Serbs’ Claim of Kosovo Organ Ring Is Investigated

August 4, 2009

Europe’s leading human rights group began an investigation on Monday into Serb allegations that Serbian civilians were abducted in Kosovo during the Kosovo war of 1998-99 and taken to Albania, where their organs were extracted for sale before they were killed.

The inquiry, by the Council of Europe, based in Strasbourg, France, is being led by Dick Marty, a Swiss senator, who previously investigated the existence of alleged secret Central Intelligence Agency prisons in Europe used to interrogate terrorist suspects. The Council said Mr. Marty would meet this week with leading war crimes officials and human rights groups in Serbia and Albania.

Distrust between the two groups remains high even a decade after the war, with each side accusing the other of atrocities. Serbian war crimes investigators are now alleging that up to 500 Serbs from Kosovo disappeared during the Kosovo war. Ethnic Albanian guerrillas fought Serb forces under the Serbian leader Slobodan Milosevic in a conflict over control of Kosovo in which 10,000 people were killed, most of them ethnic Albanians.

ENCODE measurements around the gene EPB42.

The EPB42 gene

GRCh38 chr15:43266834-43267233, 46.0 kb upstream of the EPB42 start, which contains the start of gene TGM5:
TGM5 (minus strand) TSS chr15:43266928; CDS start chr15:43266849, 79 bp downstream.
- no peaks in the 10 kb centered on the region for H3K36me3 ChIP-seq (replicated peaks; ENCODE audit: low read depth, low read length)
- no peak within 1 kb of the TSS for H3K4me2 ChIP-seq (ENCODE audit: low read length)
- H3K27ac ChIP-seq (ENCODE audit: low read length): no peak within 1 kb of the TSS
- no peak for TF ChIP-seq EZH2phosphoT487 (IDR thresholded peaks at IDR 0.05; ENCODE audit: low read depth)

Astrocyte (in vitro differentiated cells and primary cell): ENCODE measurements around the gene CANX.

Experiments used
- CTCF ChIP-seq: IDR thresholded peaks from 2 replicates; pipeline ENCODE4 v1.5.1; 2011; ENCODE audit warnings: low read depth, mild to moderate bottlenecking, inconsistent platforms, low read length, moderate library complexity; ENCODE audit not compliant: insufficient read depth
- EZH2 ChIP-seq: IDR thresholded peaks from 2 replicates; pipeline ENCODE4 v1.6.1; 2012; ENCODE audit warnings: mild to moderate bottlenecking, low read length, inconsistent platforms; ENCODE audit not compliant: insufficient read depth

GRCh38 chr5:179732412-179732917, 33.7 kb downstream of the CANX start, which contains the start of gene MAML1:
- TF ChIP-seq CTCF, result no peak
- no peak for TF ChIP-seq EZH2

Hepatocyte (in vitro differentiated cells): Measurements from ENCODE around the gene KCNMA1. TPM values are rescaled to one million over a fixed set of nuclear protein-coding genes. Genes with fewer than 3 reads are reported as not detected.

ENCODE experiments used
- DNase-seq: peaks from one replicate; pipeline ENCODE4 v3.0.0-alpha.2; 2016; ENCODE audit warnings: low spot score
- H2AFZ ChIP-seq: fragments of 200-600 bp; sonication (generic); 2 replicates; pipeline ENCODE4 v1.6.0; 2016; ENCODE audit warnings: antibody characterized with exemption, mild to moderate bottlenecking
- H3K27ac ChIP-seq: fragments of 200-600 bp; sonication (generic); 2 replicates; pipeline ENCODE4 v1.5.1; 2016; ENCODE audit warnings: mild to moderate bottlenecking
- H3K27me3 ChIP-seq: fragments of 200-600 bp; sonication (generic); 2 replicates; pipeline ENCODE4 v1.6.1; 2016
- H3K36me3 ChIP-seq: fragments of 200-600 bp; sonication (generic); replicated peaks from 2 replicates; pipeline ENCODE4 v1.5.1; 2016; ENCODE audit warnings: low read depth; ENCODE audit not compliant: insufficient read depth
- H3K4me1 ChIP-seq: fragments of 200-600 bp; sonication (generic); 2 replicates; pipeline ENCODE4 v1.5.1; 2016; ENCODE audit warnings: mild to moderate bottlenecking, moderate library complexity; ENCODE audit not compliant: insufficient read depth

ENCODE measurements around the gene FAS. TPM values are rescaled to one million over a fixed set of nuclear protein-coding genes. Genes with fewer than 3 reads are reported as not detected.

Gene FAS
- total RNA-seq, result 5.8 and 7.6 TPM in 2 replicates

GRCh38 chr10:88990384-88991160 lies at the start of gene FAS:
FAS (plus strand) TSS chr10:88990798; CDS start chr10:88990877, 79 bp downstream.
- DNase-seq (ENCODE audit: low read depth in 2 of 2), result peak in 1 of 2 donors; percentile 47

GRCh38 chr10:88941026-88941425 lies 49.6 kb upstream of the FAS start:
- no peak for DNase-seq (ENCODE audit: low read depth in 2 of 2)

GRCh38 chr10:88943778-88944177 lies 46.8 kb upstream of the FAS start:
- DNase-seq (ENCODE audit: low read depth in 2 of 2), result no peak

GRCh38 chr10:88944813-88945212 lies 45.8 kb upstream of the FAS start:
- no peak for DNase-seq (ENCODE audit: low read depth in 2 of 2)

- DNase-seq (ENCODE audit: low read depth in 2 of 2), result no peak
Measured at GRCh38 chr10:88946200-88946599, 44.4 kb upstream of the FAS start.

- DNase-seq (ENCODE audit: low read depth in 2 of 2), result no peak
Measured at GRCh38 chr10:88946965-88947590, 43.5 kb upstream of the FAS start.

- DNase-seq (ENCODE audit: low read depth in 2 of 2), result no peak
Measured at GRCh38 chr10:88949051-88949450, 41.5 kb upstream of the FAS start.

Ethnic Albanian officials in Pristina, Kosovo’s capital, have strenuously denied the allegations, saying they are politically motivated and aimed at undermining Kosovo, which defied Serbia by declaring independence last year. Serbia considers Kosovo its cultural heartland.

Serbian investigators say they have evidence that at least 10 people were abducted by ethnic-Albanian guerrillas as part of an alleged underground trafficking operation in which the guerrillas made use of a network of hidden hospitals in Albania to extract organs, before dumping the bodies of victims into mass graves.

The allegations surfaced publicly last year in a memoir by Carla Del Ponte, the former chief United Nations prosecutor for war crimes in the former Yugoslavia. In the book, Ms. Del Ponte claims, based on what she describes as credible witnesses and reports, that after NATO bombed Serbia in 1999, ethnic Albanian guerrillas transported hundreds of Serbian prisoners into Northern Albania, where they were killed and their organs “harvested” and trafficked out of Tirana, the Albanian capital.

When the book was published, ethnic Albanian officials and many analysts questioned why Ms. Del Ponte had chosen to reveal the allegations five years after her investigators examined the claims. They also noted that the inquiry had failed to provide enough evidence to form a case.